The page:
Osteosarcoma is a malignant bone tumor in children and adolescents characterized by intrinsic therapeutic resistance. The IGF2 is expressed at elevated levels in osteosarcoma after treatment with chemotherapy, prompting an examination of its functional contributions to resistance. We found that continuous exposure to IGF2 or insulin in the absence of serum created a dormant growth state in osteosarcoma cells that conferred resistance to various chemotherapeutic drugs in vitro. Mechanistic investigations revealed that this dormant state correlated with downregulation of downstream signaling by the IGF1 receptor, heightened cell survival, enhanced autophagy, and the presence of extracellular glutamine. Notably, inhibiting autophagy or depleting glutamine was sufficient to increase chemotherapeutic sensitivity in osteosarcoma xenografts in mice. Clinically, we confirmed that IGF expression levels were elevated in human osteosarcoma specimens from patients who received chemotherapy. Together, our results suggest that activation of IGF or insulin signaling preserves the survival of osteosarcoma cells under chemotherapeutic stress, providing a drug-resistant population that may engender minimal residual disease. Attenuating this survival mechanism may help overcome therapeutic resistance in osteosarcoma.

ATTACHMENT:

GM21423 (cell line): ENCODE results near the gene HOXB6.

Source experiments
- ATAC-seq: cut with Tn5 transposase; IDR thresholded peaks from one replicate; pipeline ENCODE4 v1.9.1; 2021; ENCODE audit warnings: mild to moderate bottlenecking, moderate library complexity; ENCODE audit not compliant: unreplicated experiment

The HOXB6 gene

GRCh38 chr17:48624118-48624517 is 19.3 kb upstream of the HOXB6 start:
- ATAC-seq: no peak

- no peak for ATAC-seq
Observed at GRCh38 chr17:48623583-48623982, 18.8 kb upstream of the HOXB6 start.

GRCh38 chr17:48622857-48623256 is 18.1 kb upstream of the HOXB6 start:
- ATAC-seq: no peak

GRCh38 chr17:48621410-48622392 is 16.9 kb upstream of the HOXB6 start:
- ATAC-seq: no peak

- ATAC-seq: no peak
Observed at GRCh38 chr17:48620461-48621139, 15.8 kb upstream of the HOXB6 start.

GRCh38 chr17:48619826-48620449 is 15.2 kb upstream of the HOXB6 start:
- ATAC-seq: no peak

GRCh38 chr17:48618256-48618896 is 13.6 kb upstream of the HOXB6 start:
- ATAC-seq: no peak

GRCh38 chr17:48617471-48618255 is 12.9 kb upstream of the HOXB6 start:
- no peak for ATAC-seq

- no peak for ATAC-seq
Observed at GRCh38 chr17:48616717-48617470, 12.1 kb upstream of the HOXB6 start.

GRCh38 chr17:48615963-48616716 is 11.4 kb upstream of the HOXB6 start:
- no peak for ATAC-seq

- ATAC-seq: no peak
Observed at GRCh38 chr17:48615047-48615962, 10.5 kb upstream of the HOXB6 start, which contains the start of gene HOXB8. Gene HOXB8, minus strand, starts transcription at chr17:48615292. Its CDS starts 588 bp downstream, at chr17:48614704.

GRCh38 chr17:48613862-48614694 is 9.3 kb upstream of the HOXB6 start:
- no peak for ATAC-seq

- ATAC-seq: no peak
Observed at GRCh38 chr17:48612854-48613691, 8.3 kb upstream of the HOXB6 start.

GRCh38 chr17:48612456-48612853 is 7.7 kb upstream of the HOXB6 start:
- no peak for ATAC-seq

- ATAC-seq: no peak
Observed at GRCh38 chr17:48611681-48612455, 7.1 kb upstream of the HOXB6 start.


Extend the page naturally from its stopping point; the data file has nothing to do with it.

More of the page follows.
ASJC Scopus subject areas
- Cancer Research